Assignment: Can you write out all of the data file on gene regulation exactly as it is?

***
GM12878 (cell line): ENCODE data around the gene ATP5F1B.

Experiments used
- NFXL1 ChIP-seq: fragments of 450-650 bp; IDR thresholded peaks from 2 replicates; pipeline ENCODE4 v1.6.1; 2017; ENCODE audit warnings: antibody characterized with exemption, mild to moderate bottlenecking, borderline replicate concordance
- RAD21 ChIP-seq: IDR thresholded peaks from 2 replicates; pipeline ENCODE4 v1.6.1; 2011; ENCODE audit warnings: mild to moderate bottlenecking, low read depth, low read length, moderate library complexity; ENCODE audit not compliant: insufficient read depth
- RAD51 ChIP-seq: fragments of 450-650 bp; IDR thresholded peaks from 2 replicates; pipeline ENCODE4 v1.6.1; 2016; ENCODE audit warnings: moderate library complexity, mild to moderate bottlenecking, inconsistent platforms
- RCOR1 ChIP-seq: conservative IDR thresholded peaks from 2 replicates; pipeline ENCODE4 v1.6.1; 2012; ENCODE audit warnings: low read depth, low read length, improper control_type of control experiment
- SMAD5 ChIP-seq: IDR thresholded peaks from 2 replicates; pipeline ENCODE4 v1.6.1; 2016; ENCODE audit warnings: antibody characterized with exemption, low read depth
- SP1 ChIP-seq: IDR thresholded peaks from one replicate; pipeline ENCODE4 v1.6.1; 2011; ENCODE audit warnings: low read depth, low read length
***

GM12878 (cell line): ENCODE data around the gene ATP5F1B.

Experiments used
- NFXL1 ChIP-seq: fragments of 450-650 bp; IDR thresholded peaks from 2 replicates; pipeline ENCODE4 v1.6.1; 2017; ENCODE audit warnings: antibody characterized with exemption, mild to moderate bottlenecking, borderline replicate concordance
- RAD21 ChIP-seq: IDR thresholded peaks from 2 replicates; pipeline ENCODE4 v1.6.1; 2011; ENCODE audit warnings: mild to moderate bottlenecking, low read depth, low read length, moderate library complexity; ENCODE audit not compliant: insufficient read depth
- RAD51 ChIP-seq: fragments of 450-650 bp; IDR thresholded peaks from 2 replicates; pipeline ENCODE4 v1.6.1; 2016; ENCODE audit warnings: moderate library complexity, mild to moderate bottlenecking, inconsistent platforms
- RCOR1 ChIP-seq: conservative IDR thresholded peaks from 2 replicates; pipeline ENCODE4 v1.6.1; 2012; ENCODE audit warnings: low read depth, low read length, improper control_type of control experiment
- SMAD5 ChIP-seq: IDR thresholded peaks from 2 replicates; pipeline ENCODE4 v1.6.1; 2016; ENCODE audit warnings: antibody characterized with exemption, low read depth
- SP1 ChIP-seq: IDR thresholded peaks from one replicate; pipeline ENCODE4 v1.6.1; 2011; ENCODE audit warnings: low read depth, low read length